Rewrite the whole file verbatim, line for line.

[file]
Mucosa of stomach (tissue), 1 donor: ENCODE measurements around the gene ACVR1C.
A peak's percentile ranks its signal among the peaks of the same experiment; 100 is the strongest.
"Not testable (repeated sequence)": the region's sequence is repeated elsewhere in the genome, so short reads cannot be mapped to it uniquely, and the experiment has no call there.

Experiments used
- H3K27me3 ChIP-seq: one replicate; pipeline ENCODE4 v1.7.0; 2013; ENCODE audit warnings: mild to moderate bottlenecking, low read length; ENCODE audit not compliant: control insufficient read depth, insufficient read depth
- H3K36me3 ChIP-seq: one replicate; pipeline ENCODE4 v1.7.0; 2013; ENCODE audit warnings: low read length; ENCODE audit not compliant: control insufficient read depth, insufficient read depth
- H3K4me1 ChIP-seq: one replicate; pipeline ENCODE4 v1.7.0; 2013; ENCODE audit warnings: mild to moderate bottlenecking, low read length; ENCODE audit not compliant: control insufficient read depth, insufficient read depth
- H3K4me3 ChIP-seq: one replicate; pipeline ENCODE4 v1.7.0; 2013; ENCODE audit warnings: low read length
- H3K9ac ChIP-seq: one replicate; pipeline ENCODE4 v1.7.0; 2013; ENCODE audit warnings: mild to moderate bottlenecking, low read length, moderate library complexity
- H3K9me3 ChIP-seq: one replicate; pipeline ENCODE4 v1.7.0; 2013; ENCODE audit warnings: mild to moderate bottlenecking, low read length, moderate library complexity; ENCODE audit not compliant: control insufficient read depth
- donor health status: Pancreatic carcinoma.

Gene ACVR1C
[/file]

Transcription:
Mucosa of stomach (tissue), 1 donor: ENCODE measurements around the gene ACVR1C.
A peak's percentile ranks its signal among the peaks of the same experiment; 100 is the strongest.
"Not testable (repeated sequence)": the region's sequence is repeated elsewhere in the genome, so short reads cannot be mapped to it uniquely, and the experiment has no call there.

Experiments used
- H3K27me3 ChIP-seq: one replicate; pipeline ENCODE4 v1.7.0; 2013; ENCODE audit warnings: mild to moderate bottlenecking, low read length; ENCODE audit not compliant: control insufficient read depth, insufficient read depth
- H3K36me3 ChIP-seq: one replicate; pipeline ENCODE4 v1.7.0; 2013; ENCODE audit warnings: low read length; ENCODE audit not compliant: control insufficient read depth, insufficient read depth
- H3K4me1 ChIP-seq: one replicate; pipeline ENCODE4 v1.7.0; 2013; ENCODE audit warnings: mild to moderate bottlenecking, low read length; ENCODE audit not compliant: control insufficient read depth, insufficient read depth
- H3K4me3 ChIP-seq: one replicate; pipeline ENCODE4 v1.7.0; 2013; ENCODE audit warnings: low read length
- H3K9ac ChIP-seq: one replicate; pipeline ENCODE4 v1.7.0; 2013; ENCODE audit warnings: mild to moderate bottlenecking, low read length, moderate library complexity
- H3K9me3 ChIP-seq: one replicate; pipeline ENCODE4 v1.7.0; 2013; ENCODE audit warnings: mild to moderate bottlenecking, low read length, moderate library complexity; ENCODE audit not compliant: control insufficient read depth
- donor health status: Pancreatic carcinoma.

Gene ACVR1C